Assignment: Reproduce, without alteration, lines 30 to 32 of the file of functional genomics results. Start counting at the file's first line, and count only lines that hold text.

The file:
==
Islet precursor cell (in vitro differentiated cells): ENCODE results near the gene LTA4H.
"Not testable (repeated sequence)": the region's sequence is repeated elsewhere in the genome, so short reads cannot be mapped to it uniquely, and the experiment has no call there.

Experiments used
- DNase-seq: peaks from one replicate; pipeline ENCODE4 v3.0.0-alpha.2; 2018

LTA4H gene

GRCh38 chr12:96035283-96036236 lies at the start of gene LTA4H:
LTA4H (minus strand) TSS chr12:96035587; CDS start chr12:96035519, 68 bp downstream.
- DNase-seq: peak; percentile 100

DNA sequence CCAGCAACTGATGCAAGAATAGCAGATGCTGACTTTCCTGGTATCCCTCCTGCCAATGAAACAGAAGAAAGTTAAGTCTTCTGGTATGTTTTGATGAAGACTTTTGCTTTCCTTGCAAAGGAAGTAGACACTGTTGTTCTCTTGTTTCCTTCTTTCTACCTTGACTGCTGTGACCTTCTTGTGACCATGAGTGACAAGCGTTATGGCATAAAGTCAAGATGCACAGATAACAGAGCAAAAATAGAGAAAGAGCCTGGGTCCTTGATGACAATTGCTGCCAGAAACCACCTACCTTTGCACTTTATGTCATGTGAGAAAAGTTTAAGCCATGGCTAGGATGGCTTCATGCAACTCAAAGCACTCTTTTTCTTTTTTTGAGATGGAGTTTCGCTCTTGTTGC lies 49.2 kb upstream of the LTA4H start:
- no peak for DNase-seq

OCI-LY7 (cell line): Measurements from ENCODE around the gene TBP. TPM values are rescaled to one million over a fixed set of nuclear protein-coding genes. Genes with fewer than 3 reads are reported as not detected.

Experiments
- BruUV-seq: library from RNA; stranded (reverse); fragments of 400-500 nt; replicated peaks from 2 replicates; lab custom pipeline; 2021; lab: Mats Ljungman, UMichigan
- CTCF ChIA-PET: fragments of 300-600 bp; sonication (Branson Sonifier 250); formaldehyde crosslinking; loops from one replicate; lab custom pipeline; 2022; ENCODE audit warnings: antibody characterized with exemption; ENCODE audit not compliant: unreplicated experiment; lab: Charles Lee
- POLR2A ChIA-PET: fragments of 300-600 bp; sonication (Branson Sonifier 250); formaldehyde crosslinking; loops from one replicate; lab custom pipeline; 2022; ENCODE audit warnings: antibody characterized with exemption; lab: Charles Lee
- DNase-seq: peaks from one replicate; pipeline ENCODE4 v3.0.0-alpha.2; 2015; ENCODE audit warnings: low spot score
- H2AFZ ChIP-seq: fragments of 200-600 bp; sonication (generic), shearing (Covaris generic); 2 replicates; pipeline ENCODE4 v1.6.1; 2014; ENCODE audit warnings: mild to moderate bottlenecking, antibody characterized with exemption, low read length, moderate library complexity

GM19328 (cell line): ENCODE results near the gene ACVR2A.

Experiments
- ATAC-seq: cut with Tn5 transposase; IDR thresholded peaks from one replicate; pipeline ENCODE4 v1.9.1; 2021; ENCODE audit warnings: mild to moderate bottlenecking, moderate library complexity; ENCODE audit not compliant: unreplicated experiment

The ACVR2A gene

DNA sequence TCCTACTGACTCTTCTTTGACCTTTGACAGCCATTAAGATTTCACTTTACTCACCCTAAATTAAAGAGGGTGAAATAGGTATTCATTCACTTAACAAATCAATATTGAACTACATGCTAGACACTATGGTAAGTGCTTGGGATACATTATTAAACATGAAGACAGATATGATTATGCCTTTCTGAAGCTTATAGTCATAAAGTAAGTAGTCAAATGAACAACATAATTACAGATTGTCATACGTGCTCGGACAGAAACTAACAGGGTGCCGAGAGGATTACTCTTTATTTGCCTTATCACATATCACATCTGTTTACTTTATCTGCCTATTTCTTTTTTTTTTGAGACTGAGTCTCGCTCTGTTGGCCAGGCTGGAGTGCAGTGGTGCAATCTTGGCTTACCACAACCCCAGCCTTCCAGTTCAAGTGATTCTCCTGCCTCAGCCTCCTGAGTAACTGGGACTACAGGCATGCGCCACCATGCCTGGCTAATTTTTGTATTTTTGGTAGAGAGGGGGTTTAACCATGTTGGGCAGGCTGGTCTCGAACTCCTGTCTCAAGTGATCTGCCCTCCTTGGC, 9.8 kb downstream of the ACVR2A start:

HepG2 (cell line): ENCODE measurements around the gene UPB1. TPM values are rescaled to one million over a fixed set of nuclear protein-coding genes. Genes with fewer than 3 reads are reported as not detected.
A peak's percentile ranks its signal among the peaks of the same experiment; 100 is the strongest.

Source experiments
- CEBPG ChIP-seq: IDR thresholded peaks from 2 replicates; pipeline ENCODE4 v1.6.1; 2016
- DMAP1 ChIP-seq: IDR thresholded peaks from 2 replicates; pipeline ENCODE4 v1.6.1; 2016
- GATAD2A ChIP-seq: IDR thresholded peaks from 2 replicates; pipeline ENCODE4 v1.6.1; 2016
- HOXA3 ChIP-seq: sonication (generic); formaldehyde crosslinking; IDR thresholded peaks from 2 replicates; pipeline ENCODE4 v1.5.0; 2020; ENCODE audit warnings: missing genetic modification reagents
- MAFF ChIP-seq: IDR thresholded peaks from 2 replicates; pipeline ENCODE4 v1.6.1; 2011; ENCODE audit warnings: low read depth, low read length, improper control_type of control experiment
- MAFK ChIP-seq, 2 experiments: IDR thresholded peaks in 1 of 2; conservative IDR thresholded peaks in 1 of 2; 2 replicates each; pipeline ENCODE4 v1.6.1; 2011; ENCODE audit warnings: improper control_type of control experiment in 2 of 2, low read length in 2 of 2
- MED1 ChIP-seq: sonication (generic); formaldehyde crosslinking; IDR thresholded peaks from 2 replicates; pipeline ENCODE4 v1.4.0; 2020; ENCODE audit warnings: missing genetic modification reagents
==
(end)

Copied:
- MAFF ChIP-seq: IDR thresholded peaks from 2 replicates; pipeline ENCODE4 v1.6.1; 2011; ENCODE audit warnings: low read depth, low read length, improper control_type of control experiment
- MAFK ChIP-seq, 2 experiments: IDR thresholded peaks in 1 of 2; conservative IDR thresholded peaks in 1 of 2; 2 replicates each; pipeline ENCODE4 v1.6.1; 2011; ENCODE audit warnings: improper control_type of control experiment in 2 of 2, low read length in 2 of 2
- MED1 ChIP-seq: sonication (generic); formaldehyde crosslinking; IDR thresholded peaks from 2 replicates; pipeline ENCODE4 v1.4.0; 2020; ENCODE audit warnings: missing genetic modification reagents